Recent reading for startups & design
I managed to dive into my backlog of articles-to-be-read recently and surfaced with some gems. Here they are:
“The foundation of all great service delivery is the continuous observation of customers. The purpose of observational research is to understand what people are doing. The purpose of qualitative research is to understand what people are thinking or feeling. Only when you combine observational and qualitative research with quantitative data do you get a truly comprehensive understanding of your customers.”
“The purpose of observing customers is not to confirm a design, but rather to help develop a design.”
“If you have someone who’s unskilled running your program, they can make small mistakes with huge consequences. Executing the wrong types of tests, ending tests too early, and improper segmentation are huge misfires.”
“Ops” seems to be a fashionable suffix to append to a specialty nowadays. Design ops. Design system ops. User research ops. It all gets a little confusing as to what “ops” teams actually do. This article was light on details, but helped me further crystallise my thoughts around how “ops” teams might help a company. Their remit is to essentially help improve X without doing X. So in the case of user research, how do you help improve user research without doing the user research? In the case of design, how do you help improve design without doing the design? This might include:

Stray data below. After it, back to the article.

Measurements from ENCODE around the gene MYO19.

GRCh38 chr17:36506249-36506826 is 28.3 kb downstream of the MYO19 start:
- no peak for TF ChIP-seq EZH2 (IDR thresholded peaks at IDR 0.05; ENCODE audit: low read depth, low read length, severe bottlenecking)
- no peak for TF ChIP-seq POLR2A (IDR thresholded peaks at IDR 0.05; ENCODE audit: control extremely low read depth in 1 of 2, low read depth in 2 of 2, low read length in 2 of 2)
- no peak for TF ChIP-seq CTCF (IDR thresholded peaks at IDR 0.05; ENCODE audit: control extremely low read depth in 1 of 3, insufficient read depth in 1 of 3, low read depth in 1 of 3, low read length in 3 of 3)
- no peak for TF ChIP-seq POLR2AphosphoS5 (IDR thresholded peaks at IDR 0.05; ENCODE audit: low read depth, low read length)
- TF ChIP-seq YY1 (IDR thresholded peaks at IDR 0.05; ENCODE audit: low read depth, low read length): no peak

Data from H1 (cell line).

- Making design cycles quicker.
- Making design processes more effective.
- Helping designers grow their skillset.
- Helping the design team communicate with one another.
- Improving the tools that designers use. (Which could even just mean getting a better license deal for Sketch.)
It always handy to have regular checkups on what you’re doing and a reminder of all the things that keep your team ticking along smoothly. This article reminded me of lots of great stuff around setting team values, hiring the right people, 1-on-1s, and shaping design vision.